A bill that seeks to enhance Congressional oversight of future Guantanamo Bay (Gitmo) detainee transfers by closing a loophole that allowed the executive branch to keep secret the terms under which terrorist detainees were released was recently introduced in the U.S. House of Representatives by U.S. Rep. Jackie Walorski (R-IN).
The Guantanamo Recidivism Reduction Act contains provisions that requires the State Department to keep written records of any bilateral agreement reached between the United States and nations that accept Gitmo detainees.
The bill additionally requires the State Department to provide those records to Congress within 90 days and to update congressional committees on an annual basis as to the whereabouts of released detainees who may have reengaged in terrorist activities.
“In a misguided and unsuccessful attempt to close Gitmo, the Obama Administration rapidly accelerated the release of terrorist detainees without proper safeguards or oversight,” Walorski said when introducing the bill. “In the final 13 months of the Obama presidency, 66 detainees were transferred to foreign nations under terms that remain unknown even to Congress because the administration did not put them into writing.”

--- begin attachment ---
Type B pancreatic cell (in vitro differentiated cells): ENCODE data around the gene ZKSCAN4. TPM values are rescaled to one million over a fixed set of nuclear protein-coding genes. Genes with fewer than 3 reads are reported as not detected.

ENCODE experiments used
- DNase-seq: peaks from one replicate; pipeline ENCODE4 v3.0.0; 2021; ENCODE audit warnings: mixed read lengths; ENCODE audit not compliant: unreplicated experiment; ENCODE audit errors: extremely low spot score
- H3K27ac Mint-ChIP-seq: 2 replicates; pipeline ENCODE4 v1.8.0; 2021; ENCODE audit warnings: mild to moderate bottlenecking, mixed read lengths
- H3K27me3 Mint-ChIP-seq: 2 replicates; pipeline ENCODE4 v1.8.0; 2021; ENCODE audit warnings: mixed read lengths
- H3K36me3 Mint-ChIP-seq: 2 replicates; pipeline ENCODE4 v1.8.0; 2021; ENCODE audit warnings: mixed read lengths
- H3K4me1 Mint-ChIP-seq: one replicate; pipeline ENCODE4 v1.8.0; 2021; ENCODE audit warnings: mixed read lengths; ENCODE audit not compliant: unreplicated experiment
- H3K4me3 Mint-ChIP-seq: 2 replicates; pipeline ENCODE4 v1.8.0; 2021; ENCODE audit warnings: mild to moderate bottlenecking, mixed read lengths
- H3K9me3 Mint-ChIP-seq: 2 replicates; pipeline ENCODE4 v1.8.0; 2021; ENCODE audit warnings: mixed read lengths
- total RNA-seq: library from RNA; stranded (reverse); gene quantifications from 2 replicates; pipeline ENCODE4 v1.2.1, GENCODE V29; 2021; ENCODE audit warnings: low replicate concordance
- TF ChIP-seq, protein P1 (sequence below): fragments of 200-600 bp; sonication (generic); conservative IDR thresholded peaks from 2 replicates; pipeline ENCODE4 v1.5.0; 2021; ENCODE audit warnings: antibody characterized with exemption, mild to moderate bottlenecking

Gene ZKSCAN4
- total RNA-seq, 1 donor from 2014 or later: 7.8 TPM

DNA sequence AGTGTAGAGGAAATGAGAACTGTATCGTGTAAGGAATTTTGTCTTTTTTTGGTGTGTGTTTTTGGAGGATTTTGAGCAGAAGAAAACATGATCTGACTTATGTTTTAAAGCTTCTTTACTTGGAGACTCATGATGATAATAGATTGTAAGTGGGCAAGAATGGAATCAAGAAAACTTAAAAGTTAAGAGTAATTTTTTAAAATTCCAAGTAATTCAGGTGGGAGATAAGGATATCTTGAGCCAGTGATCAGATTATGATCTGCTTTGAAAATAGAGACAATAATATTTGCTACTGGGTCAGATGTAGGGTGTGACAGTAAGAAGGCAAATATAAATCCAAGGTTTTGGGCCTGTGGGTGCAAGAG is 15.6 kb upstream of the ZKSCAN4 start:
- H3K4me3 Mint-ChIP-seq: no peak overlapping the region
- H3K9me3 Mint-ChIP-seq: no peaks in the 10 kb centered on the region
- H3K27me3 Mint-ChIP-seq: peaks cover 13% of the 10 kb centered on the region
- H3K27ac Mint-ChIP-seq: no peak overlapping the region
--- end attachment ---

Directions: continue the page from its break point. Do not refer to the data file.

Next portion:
Walorski’s bill comes in the wake of a recent report published by the Office of the Director of National Intelligence which stated that 21 of the 182 detainees released during the Obama presidency are known to or suspected to have returned to the battlefield for extremist groups.
Approximately 30 percent of Gitmo detainees that have been released since the facility opened in 2002 are either confirmed or suspected to have returned to extremist activities.
During the 114th Congress, the House passed a Walorski-authored bill which sought to block any detainee transfer until new safeguards were implemented. The Senate did not take action on that particular bill.